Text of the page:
Information for the public

This procedure can only be done as part of a research study. This is because there is not enough evidence to be sure how well it works and how safe it is.

Cancer of the bile duct or pancreas can block the channels that carry digestive juices from the gall bladder and pancreas to the small intestine. This can cause jaundice, nausea, bloating and abdominal pain. Often it is treated by inserting small tubes called stents, which help to keep the channels open and draining properly. But these stents can themselves become blocked. This procedure uses heat energy both to clear blockage in the channels before inserting stents and to clear blocked stents.

NHS Choices may be a good place to find out more. NICE’s information on interventional procedures guidance has more about what a procedure is and how we assess them.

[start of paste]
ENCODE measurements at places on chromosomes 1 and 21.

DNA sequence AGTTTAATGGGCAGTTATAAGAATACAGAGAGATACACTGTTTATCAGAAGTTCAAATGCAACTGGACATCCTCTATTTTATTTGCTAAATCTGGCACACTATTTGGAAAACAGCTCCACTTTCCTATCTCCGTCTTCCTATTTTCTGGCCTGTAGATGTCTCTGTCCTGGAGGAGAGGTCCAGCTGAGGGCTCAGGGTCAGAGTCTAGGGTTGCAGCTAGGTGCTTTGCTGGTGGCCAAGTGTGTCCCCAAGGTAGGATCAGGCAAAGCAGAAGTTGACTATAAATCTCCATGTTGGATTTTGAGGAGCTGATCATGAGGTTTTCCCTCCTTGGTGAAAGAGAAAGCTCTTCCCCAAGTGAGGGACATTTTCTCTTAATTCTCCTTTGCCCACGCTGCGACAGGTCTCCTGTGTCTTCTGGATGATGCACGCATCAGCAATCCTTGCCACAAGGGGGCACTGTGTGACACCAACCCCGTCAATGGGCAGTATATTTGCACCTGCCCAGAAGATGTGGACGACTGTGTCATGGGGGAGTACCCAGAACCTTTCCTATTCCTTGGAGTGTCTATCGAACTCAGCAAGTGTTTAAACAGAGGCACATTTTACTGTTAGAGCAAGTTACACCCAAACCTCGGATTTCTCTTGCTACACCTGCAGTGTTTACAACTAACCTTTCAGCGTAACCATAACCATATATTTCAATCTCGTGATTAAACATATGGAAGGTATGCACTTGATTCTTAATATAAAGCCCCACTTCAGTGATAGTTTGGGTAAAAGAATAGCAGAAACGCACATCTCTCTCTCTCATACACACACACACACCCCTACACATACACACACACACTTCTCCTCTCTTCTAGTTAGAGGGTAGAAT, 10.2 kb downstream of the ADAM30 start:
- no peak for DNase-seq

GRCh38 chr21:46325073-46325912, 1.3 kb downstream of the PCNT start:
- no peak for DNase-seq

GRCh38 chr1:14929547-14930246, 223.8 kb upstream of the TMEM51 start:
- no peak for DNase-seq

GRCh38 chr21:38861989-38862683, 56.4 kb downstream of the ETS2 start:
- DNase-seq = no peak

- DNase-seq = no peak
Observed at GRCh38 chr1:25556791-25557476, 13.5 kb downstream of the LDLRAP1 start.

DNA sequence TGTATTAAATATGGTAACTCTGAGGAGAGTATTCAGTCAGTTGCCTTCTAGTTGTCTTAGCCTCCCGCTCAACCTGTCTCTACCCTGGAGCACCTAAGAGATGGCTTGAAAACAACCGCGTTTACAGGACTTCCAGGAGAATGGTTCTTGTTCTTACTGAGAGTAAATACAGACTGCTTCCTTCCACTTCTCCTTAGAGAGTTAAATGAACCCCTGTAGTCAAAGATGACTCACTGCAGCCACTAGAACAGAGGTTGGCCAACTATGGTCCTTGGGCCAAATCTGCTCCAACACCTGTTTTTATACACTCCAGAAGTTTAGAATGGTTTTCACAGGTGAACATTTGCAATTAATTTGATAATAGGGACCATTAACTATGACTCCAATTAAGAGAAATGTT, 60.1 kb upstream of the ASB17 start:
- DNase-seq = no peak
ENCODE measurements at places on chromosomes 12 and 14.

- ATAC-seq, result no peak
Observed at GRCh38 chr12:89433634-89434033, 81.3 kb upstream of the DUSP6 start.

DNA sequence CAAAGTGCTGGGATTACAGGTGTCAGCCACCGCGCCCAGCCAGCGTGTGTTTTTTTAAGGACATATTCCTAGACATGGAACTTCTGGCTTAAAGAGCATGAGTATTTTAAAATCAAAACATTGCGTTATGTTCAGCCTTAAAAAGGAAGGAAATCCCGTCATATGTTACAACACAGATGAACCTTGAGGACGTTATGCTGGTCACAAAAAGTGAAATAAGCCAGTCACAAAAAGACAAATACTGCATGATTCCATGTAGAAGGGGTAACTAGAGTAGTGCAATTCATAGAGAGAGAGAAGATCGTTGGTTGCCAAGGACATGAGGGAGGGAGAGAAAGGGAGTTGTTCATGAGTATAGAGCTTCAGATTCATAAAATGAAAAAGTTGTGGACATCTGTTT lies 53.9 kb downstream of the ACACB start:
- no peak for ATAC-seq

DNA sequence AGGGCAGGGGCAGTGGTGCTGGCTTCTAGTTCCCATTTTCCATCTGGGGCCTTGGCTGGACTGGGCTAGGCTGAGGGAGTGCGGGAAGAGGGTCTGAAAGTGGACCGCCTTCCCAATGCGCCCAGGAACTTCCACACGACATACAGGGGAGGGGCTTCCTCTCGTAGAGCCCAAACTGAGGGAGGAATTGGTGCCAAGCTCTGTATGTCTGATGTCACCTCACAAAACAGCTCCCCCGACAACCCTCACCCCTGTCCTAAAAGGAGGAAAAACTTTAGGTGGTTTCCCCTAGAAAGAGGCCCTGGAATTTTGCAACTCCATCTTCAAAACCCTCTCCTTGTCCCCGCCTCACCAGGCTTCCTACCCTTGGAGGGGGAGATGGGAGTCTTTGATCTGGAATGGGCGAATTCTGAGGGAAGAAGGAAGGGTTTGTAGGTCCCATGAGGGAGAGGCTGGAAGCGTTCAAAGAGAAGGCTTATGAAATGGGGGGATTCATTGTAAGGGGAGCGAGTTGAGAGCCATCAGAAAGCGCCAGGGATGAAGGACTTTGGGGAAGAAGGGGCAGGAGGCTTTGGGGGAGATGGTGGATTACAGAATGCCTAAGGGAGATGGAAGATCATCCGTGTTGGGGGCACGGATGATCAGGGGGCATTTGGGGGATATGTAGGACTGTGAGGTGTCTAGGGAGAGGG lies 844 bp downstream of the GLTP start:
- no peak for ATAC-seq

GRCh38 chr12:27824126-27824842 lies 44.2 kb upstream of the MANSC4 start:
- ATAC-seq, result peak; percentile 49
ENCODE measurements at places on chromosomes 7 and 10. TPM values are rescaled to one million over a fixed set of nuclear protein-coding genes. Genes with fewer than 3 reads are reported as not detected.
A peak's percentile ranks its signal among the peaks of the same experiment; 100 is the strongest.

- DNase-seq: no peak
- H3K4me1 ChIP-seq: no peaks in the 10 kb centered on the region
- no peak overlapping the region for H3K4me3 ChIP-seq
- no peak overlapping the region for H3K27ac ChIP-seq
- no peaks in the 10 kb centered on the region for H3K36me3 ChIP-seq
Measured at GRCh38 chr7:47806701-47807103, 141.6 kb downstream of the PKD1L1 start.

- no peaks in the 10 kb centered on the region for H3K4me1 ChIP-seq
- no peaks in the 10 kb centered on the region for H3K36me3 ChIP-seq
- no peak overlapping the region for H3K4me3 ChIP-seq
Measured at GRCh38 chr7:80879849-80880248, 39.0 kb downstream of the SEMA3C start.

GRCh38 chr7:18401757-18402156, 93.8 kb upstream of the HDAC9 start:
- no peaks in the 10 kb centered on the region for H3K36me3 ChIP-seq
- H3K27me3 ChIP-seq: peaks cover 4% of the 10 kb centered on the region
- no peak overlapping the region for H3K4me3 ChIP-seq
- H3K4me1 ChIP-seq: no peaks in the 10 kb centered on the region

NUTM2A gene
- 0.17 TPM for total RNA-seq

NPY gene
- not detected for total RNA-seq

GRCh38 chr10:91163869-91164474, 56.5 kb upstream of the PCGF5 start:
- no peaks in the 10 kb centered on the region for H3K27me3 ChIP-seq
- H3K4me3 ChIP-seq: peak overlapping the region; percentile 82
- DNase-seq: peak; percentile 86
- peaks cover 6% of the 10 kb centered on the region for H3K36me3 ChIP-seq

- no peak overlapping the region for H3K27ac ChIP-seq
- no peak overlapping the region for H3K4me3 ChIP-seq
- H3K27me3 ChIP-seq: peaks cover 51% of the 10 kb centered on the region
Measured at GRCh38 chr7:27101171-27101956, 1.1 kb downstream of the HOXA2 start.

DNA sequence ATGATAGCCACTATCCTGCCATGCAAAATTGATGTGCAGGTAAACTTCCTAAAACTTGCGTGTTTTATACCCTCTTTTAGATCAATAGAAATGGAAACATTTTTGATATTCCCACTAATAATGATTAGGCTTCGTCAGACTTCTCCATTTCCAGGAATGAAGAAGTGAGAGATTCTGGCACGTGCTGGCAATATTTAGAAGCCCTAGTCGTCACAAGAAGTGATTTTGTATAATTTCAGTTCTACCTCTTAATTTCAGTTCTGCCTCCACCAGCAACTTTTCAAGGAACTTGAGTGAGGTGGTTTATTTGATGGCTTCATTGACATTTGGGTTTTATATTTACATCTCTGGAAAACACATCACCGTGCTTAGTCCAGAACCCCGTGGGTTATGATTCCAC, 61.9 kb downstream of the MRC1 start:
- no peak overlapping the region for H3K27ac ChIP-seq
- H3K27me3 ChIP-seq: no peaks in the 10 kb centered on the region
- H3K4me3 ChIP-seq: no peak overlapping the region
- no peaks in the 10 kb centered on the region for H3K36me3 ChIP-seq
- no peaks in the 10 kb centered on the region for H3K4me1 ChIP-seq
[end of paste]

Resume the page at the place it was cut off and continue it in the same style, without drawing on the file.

Is this procedure right for me?

If you’ve been offered this procedure, your healthcare professionals should discuss with you what is involved, and explain the research study, and tell you about the risks and benefits. They should talk with you about your options, and listen carefully to your views and concerns. Your family can be involved too, if you wish. All of this should happen before you agree (consent) to have the procedure and to be in the study. You should also be told how to find more information about the procedure. Read more about making decisions about your care.

Some questions to think about

  • What does the procedure involve?
  • What are the possible benefits? How likely am I to get them?
  • What are the risks or side effects? How likely are they?
  • What happens if the procedure doesn’t work or something goes wrong?
  • What happens if I don’t want the procedure? Are there other treatments available?

ISBN: 978-1-4731-2951-1


This page was last updated: 23 May 2018